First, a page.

My criteria are based on what I have said before. By those criteria strict is good because it keeps you from accidentally using a variable that you didn't intend to (thereby catching spelling mistakes). my is wonderful because it gives you a way to make private variables guaranteed to be private. After all who cares that my $line may have the same name as another variable when it is guaranteed to be private and limited to 5 lines out of a 10 line function? And finally using vars takes care of the need for making it easy to keep track of shared variables.
So what do we get that we should want with the new keyword? And is it really worthwhile?
Well what it does differently is give us lexically scoped access to a global variable. So it does what vars is for but scoped like my. The idea is so we can share variables and make them limited to just a few functions. Just declare then within the places you need access.
But do I want that?
No. I don't want to have to put that declaration in multiple places. What happens if I get the name wrong in one block? That is an easy error to make (read I catch myself making it quite often) and I like having that caught. So I don't want the unnecessary synchronization. Also when you make it harder for me to find out in one place what all the shared variables I am using are, it is easier for me to get into namespace collisions.
So what is it for? I have been told it is a good way to get variables to be scoped by file. Well since my files tend to match my package declaration, that isn't a need I often feel. But when I do feel it I can use my. And I get the win of having it truly protected.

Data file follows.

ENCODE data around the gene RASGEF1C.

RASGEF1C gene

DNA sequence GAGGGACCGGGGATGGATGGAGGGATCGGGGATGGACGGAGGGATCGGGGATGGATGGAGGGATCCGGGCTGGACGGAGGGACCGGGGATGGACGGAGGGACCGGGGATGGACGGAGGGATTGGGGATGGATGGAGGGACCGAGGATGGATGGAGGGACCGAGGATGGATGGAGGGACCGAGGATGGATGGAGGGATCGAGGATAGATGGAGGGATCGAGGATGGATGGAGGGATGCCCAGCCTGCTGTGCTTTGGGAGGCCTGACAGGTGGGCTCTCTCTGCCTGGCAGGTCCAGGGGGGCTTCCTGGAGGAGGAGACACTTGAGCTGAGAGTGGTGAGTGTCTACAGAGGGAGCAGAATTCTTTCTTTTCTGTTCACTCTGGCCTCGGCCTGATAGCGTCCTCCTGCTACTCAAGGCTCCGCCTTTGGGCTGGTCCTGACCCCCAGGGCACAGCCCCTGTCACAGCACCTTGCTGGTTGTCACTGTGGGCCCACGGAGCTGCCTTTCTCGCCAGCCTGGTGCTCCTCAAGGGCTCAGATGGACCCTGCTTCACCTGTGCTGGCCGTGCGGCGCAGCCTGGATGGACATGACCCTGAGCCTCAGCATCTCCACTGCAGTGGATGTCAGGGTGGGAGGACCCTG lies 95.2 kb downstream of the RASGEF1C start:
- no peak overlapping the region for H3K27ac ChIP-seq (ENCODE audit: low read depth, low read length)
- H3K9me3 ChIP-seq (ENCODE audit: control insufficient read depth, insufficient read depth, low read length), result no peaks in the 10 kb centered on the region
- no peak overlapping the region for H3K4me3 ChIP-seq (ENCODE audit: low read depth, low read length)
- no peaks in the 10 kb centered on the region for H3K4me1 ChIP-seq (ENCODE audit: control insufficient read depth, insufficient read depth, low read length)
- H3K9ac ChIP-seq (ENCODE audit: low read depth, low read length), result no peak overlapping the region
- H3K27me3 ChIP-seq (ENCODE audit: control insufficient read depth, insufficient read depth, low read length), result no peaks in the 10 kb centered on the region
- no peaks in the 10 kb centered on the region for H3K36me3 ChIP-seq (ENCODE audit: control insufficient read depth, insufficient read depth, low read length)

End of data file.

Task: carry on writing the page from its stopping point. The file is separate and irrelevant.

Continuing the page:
But, you say, what if I want it file scoped and I need access from two files? Well that synchronization problem I gave above? It is only worse when I have several files. But if I create a module that uses Exporter to export the variables then I can use it in multiple places with a check so that if I get the name wrong anywhere I am told about it. But, you say, I need to now synchronize the use command with the use vars. Right. But I always follow the directions in Exporter and use @EXPORT_OK. I find that I don't often get into synchronization errors between two adjacent lines. I get them between two files or between functions a page or two apart. My brain has lost track and I misname it. But I don't do that when the lines are right next to each other.
And so it goes. The very name, "our", suggests that its purpose is for sharing. But by the way it works if you try to use it for sharing then you leave yourself open for synchronization errors. And you can already accomplish the same tasks without that risk. And if you don't use it for sharing then it does the same thing as other declarations that we have without the incentive to make it easy for someone else learning the code to find out what is already shared because that information has been scattered through the code.
Really, until today I had never thought about it. But now that I have thought about it I don't like it. The more I think about it the less I like this feature. And so I am asking what need it fills that makes it worthwhile. Other than being the cool feature of the day...